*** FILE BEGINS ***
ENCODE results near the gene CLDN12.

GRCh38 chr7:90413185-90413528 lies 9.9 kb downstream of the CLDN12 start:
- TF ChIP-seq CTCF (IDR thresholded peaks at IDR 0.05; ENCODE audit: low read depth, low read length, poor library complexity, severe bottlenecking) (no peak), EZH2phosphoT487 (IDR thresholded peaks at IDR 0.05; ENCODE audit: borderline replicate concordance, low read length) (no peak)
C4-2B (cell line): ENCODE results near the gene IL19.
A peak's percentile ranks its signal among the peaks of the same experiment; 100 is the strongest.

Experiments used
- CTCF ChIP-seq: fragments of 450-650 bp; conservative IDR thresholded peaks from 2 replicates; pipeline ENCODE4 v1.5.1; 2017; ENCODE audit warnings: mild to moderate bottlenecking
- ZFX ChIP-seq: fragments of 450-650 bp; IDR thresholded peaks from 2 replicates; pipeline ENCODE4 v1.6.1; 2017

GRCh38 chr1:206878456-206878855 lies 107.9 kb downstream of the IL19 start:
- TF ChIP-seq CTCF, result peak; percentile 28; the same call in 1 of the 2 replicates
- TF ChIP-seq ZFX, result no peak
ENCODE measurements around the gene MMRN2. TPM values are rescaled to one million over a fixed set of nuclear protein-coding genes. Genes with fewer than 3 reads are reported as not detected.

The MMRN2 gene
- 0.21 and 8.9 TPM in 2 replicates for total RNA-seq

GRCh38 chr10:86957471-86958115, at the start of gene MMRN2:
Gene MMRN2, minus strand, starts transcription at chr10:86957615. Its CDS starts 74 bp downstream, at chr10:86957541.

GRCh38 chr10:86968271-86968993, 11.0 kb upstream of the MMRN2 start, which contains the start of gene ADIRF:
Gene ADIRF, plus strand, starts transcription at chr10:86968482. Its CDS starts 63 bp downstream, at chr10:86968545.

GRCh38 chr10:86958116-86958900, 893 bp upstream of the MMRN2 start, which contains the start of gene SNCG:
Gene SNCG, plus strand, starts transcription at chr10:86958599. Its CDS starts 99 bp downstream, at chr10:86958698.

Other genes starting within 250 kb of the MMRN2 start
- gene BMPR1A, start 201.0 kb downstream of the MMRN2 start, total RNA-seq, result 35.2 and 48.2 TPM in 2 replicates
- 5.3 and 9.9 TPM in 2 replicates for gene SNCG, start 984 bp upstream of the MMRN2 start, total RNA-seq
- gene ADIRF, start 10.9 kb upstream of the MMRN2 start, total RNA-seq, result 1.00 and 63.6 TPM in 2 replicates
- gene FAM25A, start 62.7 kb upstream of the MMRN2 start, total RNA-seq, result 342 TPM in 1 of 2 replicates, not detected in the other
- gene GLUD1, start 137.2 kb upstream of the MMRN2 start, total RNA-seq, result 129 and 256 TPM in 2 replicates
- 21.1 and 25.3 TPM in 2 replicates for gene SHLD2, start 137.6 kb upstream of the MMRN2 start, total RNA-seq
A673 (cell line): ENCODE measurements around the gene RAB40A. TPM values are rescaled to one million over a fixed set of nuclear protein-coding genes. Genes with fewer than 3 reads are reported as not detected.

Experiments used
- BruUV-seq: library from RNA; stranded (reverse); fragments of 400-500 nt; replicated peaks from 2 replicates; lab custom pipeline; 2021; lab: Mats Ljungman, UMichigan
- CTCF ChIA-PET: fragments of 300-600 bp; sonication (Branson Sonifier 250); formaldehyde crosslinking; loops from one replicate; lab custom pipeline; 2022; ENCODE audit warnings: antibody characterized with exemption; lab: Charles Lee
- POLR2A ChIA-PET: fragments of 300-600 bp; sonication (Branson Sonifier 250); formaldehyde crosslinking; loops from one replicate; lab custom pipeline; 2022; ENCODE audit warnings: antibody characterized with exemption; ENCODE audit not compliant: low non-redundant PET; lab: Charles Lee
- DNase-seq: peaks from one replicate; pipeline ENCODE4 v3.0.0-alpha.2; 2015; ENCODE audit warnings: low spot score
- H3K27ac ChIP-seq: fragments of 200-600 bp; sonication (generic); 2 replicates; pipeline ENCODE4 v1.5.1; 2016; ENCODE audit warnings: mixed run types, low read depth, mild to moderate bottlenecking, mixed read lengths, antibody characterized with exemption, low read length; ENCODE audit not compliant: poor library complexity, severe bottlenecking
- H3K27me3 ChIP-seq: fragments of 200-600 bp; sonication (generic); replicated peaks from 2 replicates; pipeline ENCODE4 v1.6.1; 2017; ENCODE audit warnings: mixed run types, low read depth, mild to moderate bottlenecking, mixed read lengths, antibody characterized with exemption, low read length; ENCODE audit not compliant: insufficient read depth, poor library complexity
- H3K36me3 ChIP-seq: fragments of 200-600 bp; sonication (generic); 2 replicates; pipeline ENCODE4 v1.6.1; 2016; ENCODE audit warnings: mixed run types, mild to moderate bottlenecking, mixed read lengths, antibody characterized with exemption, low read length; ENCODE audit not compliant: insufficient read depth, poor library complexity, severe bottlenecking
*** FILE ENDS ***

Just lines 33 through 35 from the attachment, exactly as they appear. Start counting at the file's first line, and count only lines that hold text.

- DNase-seq: peaks from one replicate; pipeline ENCODE4 v3.0.0-alpha.2; 2015; ENCODE audit warnings: low spot score
- H3K27ac ChIP-seq: fragments of 200-600 bp; sonication (generic); 2 replicates; pipeline ENCODE4 v1.5.1; 2016; ENCODE audit warnings: mixed run types, low read depth, mild to moderate bottlenecking, mixed read lengths, antibody characterized with exemption, low read length; ENCODE audit not compliant: poor library complexity, severe bottlenecking
- H3K27me3 ChIP-seq: fragments of 200-600 bp; sonication (generic); replicated peaks from 2 replicates; pipeline ENCODE4 v1.6.1; 2017; ENCODE audit warnings: mixed run types, low read depth, mild to moderate bottlenecking, mixed read lengths, antibody characterized with exemption, low read length; ENCODE audit not compliant: insufficient read depth, poor library complexity